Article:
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corresponds to the discharged lawyer’s contribution to the ultimate result. Third, a subsequent lawyer under a contingent fee agreement who knows of a previous lawyer’s representation is responsible for paying the predecessor’s fee out of the subsequent lawyer’s fee.

More questions than answers Saar illustrates a point we have made before: lawyer discipline cases decided on the basis of an agreement of the parties in the form of a brief (in this case, just over one page) order of discipline tend to give sometimes-complicated issues short shrift and leave the reader with more questions than answers. It is not clear whether the citation to Galanis was part of the parties’ Conditional Agreement (which is a non-public document) or whether the Court cited Galanis as part of its own independent analysis of the agreement. According to The Bluebook, the signal “accord” is used “when two or more sources state or clearly support the proposition, but the text quotes or refers to only one; the other sources are then introduced by ‘accord.’ ” Thus, Galanis was apparently cited as clearly supporting the proposition that the Respondent’s fee agreement was unreasonable. Yet, what percentage constitutes a reasonable fee under Rule 1.5 was not at issue in Galanis – in fact, Rule 1.5 was not cited by the Court in that case. The issue was what the rule should be, absent an express contractual agreement, when deciding who receives how much in fees in successive representations in contingency fee cases. Galanis held that an attorney could alter the default rule by contract: “… it is incumbent upon the lawyer who enters a contingent fee contract with knowledge of a previous lawyer’s work to explain fully any obligation of the client to pay a previous lawyer and explicitly contract away liability for those fees.” Under Galanis, a lawyer may expressly – and ethically – contract away her default responsibility for known predecessor counsel’s fees. Under Rule 1.5(c),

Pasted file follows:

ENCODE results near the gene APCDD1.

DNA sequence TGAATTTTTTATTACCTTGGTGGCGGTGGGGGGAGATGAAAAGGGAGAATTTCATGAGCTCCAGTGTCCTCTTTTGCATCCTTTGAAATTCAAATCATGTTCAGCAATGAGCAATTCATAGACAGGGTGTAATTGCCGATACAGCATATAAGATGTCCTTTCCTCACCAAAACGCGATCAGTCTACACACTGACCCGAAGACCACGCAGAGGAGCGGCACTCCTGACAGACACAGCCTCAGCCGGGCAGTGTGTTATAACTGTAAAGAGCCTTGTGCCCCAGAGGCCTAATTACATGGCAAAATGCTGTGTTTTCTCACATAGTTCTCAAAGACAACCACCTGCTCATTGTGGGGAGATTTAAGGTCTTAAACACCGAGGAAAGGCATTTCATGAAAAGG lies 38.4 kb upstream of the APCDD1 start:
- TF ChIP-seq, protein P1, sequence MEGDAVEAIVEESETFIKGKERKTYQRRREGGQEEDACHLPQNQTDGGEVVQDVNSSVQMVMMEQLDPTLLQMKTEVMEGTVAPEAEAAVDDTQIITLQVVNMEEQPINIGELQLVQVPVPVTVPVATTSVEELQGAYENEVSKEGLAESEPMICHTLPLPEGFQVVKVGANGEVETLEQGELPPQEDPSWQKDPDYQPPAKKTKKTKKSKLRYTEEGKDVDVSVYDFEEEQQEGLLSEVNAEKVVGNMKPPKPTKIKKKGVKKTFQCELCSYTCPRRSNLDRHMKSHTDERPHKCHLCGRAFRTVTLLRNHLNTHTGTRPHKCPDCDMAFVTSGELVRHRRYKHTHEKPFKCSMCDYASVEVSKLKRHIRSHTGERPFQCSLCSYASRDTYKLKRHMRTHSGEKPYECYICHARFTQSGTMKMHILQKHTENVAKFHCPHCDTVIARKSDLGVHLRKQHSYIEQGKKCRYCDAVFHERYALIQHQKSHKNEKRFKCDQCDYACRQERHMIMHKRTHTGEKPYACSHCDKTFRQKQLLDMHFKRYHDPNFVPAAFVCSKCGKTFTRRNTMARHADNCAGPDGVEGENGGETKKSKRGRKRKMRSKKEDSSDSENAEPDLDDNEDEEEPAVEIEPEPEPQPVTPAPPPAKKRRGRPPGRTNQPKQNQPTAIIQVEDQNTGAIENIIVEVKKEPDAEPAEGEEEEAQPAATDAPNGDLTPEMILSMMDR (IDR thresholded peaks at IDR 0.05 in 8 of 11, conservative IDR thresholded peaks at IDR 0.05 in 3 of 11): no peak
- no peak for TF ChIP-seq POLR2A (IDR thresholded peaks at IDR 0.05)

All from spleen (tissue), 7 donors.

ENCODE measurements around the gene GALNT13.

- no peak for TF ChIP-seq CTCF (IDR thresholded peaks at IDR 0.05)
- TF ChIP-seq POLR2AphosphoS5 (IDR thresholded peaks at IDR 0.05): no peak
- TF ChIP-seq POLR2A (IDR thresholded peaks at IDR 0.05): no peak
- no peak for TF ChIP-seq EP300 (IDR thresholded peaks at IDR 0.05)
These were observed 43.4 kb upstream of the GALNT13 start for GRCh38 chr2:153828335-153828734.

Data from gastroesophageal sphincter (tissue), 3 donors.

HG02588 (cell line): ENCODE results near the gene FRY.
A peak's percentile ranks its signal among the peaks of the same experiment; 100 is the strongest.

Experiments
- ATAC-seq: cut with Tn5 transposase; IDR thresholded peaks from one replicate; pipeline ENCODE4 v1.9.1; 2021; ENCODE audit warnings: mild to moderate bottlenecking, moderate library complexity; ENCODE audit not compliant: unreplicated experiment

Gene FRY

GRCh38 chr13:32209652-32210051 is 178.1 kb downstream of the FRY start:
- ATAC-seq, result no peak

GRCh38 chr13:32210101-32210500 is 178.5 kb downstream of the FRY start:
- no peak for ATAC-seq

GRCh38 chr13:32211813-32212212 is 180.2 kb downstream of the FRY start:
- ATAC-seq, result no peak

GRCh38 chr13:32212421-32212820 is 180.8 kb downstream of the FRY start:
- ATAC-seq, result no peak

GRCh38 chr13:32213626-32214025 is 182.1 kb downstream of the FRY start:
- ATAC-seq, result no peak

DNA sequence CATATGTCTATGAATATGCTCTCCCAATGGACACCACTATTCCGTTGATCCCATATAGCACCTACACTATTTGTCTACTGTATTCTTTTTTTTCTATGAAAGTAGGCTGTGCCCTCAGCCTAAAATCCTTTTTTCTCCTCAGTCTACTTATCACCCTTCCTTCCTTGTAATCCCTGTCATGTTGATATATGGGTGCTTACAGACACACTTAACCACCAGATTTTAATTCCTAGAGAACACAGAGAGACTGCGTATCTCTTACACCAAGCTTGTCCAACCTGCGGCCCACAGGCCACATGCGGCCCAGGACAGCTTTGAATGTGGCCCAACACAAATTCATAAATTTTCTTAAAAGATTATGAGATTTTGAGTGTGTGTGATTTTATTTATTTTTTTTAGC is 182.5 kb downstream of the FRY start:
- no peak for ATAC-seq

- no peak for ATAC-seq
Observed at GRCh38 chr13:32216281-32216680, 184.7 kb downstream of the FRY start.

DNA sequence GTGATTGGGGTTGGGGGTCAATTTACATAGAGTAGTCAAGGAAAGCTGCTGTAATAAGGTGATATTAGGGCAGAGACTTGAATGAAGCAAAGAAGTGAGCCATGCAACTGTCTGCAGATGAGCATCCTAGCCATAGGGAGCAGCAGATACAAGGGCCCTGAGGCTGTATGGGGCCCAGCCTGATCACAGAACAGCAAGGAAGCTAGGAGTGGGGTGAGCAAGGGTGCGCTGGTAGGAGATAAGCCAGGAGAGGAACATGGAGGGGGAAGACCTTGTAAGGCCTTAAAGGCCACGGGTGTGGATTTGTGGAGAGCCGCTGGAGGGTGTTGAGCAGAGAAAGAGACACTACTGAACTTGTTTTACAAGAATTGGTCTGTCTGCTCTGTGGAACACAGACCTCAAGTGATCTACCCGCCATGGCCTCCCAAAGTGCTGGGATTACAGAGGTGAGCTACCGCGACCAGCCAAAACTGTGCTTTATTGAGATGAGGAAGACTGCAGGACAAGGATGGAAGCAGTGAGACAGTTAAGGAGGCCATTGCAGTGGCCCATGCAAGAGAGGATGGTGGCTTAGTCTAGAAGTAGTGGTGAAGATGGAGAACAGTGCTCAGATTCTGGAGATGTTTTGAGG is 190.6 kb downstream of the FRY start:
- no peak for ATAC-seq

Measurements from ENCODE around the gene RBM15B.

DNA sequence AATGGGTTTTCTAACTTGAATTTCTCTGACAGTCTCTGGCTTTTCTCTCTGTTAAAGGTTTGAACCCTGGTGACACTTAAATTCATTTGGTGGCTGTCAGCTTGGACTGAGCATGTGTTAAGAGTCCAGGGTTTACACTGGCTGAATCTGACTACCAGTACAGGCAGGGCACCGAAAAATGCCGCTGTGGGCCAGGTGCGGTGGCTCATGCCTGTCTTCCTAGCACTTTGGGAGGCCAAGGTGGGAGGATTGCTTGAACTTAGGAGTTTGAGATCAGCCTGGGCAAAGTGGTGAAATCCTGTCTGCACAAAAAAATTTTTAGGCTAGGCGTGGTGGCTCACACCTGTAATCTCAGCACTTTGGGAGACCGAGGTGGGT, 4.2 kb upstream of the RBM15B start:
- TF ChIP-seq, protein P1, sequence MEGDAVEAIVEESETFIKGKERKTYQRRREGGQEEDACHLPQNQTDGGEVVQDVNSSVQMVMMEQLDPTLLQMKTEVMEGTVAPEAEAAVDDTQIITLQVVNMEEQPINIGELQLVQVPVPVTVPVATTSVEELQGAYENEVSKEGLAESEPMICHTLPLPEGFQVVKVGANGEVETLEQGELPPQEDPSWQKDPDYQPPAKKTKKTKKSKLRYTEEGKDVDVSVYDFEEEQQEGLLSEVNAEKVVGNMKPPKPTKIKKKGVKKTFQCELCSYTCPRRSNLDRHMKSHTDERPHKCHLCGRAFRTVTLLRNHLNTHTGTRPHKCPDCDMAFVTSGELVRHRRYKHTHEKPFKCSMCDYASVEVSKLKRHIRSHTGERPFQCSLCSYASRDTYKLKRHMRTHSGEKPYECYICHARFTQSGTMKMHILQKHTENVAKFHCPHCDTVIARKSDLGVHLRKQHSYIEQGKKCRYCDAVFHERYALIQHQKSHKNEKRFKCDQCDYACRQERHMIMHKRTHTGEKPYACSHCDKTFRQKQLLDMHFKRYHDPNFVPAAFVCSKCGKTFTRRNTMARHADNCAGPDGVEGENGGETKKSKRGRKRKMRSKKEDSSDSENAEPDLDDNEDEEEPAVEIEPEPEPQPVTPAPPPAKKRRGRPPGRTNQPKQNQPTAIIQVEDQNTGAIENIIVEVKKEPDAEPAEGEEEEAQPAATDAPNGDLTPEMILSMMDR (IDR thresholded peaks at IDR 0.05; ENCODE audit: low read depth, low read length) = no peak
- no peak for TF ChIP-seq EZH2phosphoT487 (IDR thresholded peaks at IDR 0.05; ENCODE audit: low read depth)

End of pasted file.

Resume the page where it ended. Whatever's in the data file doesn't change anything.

however, that contract must be written. Presumably, if the subsequent lawyer asks too much, the client might try to drive a harder bargain, find new counsel who will charge less, or possibly even return to predecessor counsel. In Saar, both the Disciplinary Commission and the Supreme Court appear to have had Galanis’ third default rule,

and its exception, in mind. In the Verified Complaint, the Disciplinary Commission alleged that the Respondent had “failed to explicitly contract away liability for the attorney fees owed to the prior law firm on behalf of her current firm.” It further alleged she had drafted an “Agreement for Retention of Counsel” that encompassed

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Profile for Indiana State Bar Association

Res Gestae - October 2018  

October 2018 edition of Res Gestae, the journal of the Indiana State Bar Association

Res Gestae - October 2018  

October 2018 edition of Res Gestae, the journal of the Indiana State Bar Association